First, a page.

I have no need to “poke” my professional colleagues or specify that our working relationship began when we “hooked up.” I don’t need to know about my professional colleagues what gender they are interested in mating with, or what they are looking for in a relationship, or what their favorite TV shows are — these things may be of voyeuristic quasi-social interest, but they don’t help me connect or collaborate professionally (other than maybe topics for idle — or embarrassing — chit-chat). (Source)

One of Facebook’s most successful features is allowing individuals to know what all of their friends are doing, all of the time. This isn’t necessarily a useful or necessary feature in most people’s professional lives – personally, I usually want to meet with a person, resolve whatever challenge mutually confronts us, and then go our separate ways with (usually) a minimal degree of contact afterwards. While Facebook can have the added effect of drawing in a host of data feeds to a single location, that isn’t necessarily a positive effect; while I may want one person to read my professional blog, I don’t necessarily want to have it displayed to my family and friends, just as I don’t want necessarily want my business colleagues to be reading my personal blog postings. Facebook isn’t sufficiently granular to be used for business communications, whereas existing tools such as (this is an oldie) email and simple RSS feeds do provide what I need.

Steve Spalding makes an interesting point in his post, entitled ‘How to Make a Case Against Facebook.’ Essentially, for a social networking application to be ‘killer’ it has to appeal to grandma. He writes,

The smell test is whether my Grandparents would find any value at all in the product. They would use AOL because it is simple, and they would use Google because it helps them find recipes or search the family tree or whatever it is that they want with the wider Internet. The idea of Facebook to them would be, at best, silly. (Source)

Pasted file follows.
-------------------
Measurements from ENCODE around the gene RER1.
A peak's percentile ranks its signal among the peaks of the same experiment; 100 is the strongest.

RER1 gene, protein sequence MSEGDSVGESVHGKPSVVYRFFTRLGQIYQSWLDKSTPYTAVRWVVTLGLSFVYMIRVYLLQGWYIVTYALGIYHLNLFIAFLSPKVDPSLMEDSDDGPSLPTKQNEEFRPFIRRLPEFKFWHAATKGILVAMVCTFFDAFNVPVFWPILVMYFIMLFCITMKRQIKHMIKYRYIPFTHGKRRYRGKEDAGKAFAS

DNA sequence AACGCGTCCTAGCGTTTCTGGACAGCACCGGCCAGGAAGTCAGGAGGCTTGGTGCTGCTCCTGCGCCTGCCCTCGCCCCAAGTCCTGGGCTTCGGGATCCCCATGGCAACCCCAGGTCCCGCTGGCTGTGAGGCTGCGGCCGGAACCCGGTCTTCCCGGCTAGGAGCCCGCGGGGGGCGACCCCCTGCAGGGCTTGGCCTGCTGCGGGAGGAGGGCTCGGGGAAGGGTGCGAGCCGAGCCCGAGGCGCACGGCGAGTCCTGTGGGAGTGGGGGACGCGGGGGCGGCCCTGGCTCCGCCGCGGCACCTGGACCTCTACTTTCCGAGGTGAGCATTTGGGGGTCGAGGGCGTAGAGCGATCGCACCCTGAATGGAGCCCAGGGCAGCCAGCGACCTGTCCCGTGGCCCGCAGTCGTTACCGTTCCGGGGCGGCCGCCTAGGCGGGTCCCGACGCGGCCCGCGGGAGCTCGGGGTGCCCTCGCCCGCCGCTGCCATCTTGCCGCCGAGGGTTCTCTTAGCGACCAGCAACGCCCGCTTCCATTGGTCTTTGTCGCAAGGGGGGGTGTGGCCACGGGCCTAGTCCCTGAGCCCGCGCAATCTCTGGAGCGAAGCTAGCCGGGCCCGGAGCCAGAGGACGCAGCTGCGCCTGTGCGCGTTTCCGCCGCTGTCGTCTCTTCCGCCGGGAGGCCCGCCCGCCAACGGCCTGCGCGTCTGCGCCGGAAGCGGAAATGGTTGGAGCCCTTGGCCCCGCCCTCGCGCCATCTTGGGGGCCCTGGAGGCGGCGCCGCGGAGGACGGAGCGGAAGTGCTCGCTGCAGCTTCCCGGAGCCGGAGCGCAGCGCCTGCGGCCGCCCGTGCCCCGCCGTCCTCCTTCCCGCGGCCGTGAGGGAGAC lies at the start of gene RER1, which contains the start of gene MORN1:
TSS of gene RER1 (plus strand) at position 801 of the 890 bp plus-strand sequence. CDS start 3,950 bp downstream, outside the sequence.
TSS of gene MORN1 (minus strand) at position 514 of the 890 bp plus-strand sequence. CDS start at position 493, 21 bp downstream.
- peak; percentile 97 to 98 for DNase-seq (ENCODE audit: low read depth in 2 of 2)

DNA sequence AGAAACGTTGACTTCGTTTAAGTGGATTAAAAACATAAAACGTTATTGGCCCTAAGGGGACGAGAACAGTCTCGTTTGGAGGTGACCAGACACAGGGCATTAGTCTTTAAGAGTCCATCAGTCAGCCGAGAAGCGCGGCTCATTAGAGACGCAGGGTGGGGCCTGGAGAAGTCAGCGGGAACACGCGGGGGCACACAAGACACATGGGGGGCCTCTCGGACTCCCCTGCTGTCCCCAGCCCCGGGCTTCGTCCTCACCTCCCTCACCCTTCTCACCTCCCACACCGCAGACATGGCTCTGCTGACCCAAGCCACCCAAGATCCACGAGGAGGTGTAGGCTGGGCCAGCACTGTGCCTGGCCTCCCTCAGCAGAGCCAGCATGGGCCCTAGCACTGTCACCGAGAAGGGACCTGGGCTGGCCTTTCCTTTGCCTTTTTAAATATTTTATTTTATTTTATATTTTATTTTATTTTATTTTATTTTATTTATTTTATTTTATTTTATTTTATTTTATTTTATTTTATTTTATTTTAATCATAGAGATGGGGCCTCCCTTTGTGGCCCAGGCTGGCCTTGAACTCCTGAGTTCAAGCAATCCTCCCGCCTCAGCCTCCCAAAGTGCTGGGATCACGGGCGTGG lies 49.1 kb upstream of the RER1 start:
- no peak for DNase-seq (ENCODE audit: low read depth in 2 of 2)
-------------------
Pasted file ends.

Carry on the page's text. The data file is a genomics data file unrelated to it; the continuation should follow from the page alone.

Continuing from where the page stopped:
Without Grandma on-board (and, as a result many/most members of the voting population) I don’t know if enough individuals could be reached using Facebook for it to be a useful medium for city workers to communicate with members of the public (though I’m not ruling out the possibility that Facebook is useful for politicians to communicate with their constituents). I also don’t think that Facebook provides the services that would be most helpful for businesses to communicate with the government, ruling out using Facebook for government-business interactions. Facebook excels at what it was intended for – letting students talk to one another about tests, professors, and where to get drunk on the weekend, but I really don’t think that it’s doing a terribly good job at breaking into the wider market that it needs to to become 1.0ish and appeal to grandma.

Christopher Parsons

I’m a Postdoctoral Fellow at the Citizen Lab in the Munk School of Global Affairs at the University of Toronto and a Principal at Block G Privacy and Security Consulting. My research interests focus on how privacy (particularly informational privacy, expressive privacy and accessibility privacy) is affected by digitally mediated surveillance and the normative implications that such surveillance has in (and on) contemporary Western political systems. I’m currently attending to a particular set of technologies that facilitate digitally mediated surveillance, including Deep Packet Inspection (DPI), behavioral advertising, and mobile device security. I try to think through how these technologies influence citizens in their decisions to openly express themselves or to engage in self-censoring behavior on a regular basis.